In the second big battery maker bankruptcy of the year, A123 Systems, which makes rechargeable batteries for such automotive heavyweights as General Motors (NYSE: GM), filed for Chapter 11 bankruptcy protection this morning. The company follows in the footsteps of rival rechargeable battery maker Ener1, which similarly filed in February.
The recipient of $250 million in Department of Energy loans subsidizing renewable energy, A123 announced yesterday that it was unable to make a $2.8 million interest payment to its bondholders.
A123's filing may be more significant, however, and in multiple ways. For one thing, A123 received a $75 million loan from Chinese auto parts maker Wanxiang Group in August, part of a $465 million investment that now comes into question. The balance of this deal now appears to be dead, with A123 explaining: "We determined not to move forward with the previously announced Wanxiang agreement as a result of unanticipated and significant challenges to its completion." Still, it's safe to assume that Wanxiang will want to get its initial $75 million back -- or whatever's left of it.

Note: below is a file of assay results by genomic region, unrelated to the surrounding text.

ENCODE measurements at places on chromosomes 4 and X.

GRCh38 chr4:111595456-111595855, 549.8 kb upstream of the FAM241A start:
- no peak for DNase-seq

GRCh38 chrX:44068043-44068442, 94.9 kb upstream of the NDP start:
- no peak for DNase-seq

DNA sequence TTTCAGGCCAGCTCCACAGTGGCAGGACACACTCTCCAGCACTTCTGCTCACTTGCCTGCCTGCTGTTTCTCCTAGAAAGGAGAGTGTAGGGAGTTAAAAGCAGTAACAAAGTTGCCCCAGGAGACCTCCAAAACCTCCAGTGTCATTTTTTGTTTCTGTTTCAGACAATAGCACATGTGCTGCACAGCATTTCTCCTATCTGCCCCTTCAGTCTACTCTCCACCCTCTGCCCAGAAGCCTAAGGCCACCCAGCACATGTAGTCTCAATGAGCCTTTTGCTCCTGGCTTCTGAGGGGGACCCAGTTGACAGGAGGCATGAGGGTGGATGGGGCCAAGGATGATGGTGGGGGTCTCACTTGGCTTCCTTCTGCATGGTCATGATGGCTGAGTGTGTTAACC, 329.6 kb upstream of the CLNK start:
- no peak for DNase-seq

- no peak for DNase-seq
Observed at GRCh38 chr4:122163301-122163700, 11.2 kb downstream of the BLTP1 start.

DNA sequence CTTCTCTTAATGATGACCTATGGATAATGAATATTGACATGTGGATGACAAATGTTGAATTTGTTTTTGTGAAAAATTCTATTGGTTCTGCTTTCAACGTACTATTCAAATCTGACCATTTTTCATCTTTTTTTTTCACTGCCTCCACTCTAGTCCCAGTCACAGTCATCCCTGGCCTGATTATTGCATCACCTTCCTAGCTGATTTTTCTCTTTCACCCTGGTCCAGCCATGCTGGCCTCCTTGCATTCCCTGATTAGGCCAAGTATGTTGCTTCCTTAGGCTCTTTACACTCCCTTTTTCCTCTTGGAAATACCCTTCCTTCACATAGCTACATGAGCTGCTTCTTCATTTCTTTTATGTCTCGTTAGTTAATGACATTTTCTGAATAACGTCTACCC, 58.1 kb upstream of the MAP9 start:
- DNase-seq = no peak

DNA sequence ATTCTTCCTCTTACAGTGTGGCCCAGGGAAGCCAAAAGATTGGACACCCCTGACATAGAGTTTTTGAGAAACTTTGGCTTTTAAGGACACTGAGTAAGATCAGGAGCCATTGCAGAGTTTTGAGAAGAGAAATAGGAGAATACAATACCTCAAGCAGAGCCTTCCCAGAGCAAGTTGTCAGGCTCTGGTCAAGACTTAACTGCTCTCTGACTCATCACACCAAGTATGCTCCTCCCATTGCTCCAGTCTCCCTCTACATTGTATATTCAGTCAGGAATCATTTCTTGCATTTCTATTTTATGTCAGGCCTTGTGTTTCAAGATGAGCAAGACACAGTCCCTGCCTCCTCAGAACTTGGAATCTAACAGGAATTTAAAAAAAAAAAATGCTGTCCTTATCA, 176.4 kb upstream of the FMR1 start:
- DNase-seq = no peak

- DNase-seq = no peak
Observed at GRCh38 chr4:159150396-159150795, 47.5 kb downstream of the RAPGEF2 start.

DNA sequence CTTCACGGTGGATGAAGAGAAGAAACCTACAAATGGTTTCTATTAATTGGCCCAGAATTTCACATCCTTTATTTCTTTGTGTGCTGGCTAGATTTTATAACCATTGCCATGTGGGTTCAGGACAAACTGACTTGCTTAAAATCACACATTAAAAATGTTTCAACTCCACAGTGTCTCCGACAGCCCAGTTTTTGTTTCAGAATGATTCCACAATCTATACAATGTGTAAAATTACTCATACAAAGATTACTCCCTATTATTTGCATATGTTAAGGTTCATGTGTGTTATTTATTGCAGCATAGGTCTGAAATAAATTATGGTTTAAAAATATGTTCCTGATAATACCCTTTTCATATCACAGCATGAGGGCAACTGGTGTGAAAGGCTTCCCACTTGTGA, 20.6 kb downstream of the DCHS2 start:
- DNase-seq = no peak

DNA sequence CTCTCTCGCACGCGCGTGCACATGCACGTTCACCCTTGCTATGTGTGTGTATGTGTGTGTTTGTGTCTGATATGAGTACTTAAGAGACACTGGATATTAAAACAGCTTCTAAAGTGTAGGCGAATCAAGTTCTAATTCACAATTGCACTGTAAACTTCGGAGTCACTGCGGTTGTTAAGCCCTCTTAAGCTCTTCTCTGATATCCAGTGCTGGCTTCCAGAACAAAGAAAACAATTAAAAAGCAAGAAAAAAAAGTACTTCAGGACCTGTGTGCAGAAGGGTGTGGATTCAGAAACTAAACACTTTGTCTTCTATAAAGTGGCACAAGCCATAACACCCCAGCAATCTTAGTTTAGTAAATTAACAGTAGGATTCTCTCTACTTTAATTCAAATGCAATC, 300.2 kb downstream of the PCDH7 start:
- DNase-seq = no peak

Also having a stake in the troubled company are early financial backers General Electric (NYSE: GE) and ConocoPhillips (NYSE: COP). Meanwhile, rival battery maker Johnson Controls (NYSE: JCI) looks to be coming out furthest ahead. Johnson has agreed to acquire all of A123's automotive assets for $125 million, eliminating a rival and taking control of its technology (and its customer list) in one fell swoop. Johnson has promised to provide $72.5 million in "debtor-in-possession" financing to help keep A123 running through the bankruptcy process.
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